Wednesday, December 21, 2011

Small Business Pitfalls: Why Attorneys Make Cents

Most small business owners hesitate enlisting the help of an attorney until they’re forced to. It may be a cost perception, or it may feel like an indulgence your growing company can’t afford. There are a number of reasons, however, why having an experienced business law attorney at your side makes not just sense, but cents.

Here’s the first of a two-part series offering a number of reasons it makes the most sense to have an attorney right from the start.

Avoiding Unnecessary Complications

From the moment you decide to start a business, you begin reaching out to experts in a variety of areas to help you make sure you start out properly. Hiring the right attorney is likewise a sound investment in the future of your business. Working with new business owners is perhaps one of the most enjoyable aspects of my practice, because I can help you bring great ideas and exceptional talents to a waiting market while avoiding the snares and legal pitfalls that await you as you navigate the minefields of running a profitable operation.

Right Business Structure

My first step in helping a new business is to consult with you and discuss the different options available. Choosing what type of entity: corporation, limited liability company, or general partnership, is a crucial step. While most new business owners operate from the assumption that they may have to form a corporation, I work with my clients to understand the many reasons why an LLC can be a much sleeker way to do business for many, avoiding the annual reporting requirements while still getting many of the tax advantages of an S corp.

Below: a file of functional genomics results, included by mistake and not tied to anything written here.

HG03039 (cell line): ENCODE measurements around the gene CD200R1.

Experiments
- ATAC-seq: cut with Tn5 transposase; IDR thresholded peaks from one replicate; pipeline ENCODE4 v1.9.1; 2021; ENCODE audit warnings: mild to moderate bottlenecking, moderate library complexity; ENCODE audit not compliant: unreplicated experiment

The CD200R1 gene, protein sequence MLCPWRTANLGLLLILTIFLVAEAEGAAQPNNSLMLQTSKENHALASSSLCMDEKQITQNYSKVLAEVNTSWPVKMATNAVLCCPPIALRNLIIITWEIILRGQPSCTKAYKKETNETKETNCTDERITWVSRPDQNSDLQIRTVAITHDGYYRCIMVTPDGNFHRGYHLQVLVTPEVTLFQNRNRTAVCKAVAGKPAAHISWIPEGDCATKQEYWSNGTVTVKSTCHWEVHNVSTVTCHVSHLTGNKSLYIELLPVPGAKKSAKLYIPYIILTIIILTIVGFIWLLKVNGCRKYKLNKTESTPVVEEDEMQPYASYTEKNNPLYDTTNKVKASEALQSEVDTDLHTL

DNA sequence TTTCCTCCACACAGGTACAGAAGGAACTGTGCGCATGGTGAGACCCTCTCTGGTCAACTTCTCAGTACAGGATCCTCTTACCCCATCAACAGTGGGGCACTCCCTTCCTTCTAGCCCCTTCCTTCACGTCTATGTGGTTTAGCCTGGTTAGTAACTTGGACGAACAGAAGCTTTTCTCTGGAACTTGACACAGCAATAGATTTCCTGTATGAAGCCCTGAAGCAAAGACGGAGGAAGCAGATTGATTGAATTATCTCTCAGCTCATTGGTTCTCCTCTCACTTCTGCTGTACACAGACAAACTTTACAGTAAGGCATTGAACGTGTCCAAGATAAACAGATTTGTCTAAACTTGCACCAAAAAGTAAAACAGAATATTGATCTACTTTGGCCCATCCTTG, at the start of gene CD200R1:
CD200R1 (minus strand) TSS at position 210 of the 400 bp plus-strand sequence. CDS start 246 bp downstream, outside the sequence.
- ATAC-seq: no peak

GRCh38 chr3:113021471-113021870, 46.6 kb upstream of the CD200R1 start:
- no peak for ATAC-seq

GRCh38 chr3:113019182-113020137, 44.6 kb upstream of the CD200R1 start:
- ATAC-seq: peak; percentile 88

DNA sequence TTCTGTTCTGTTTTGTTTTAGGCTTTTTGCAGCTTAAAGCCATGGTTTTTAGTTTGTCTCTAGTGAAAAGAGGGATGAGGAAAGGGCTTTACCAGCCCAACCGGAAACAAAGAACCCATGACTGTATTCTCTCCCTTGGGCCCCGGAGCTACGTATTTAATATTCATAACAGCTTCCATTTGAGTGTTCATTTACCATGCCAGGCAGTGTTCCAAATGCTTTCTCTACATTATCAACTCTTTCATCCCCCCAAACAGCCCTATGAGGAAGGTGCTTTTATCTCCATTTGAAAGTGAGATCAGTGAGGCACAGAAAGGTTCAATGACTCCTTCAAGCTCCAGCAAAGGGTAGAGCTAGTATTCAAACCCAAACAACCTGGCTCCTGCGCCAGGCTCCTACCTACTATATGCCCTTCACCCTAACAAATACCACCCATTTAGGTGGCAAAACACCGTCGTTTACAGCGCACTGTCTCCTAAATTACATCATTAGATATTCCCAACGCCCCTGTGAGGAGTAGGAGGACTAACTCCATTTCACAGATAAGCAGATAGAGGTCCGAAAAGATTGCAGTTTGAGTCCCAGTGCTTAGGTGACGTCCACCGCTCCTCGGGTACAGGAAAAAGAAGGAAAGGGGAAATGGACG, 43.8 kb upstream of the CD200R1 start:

Filing Requirements and Contract Negotiations

When starting a new business, it’s absolutely crucial to understand the paperwork required - requirements not only from the IRS but at the state and local level too that you might not even be aware of.

I really appreciate when clients come to me asking for guidance about employment issues and contracts. Constantly changing laws have made the employer–employee relationship more complex, especially for businesses that hire independent contractors. If the contractor-employee line is crossed, it can create an IRS nightmare and an unpleasant exchange with the Washington Department of Labor and Industries. Not only will carefully considered policies and practices help your business avoid litigation, but they allow you to instill a sense of trust and leadership that will help you as you grow. When you care about your people and your partners, you must think about your legal relationships with them.

Next month, I’ll share more about the cents in hiring a business attorney.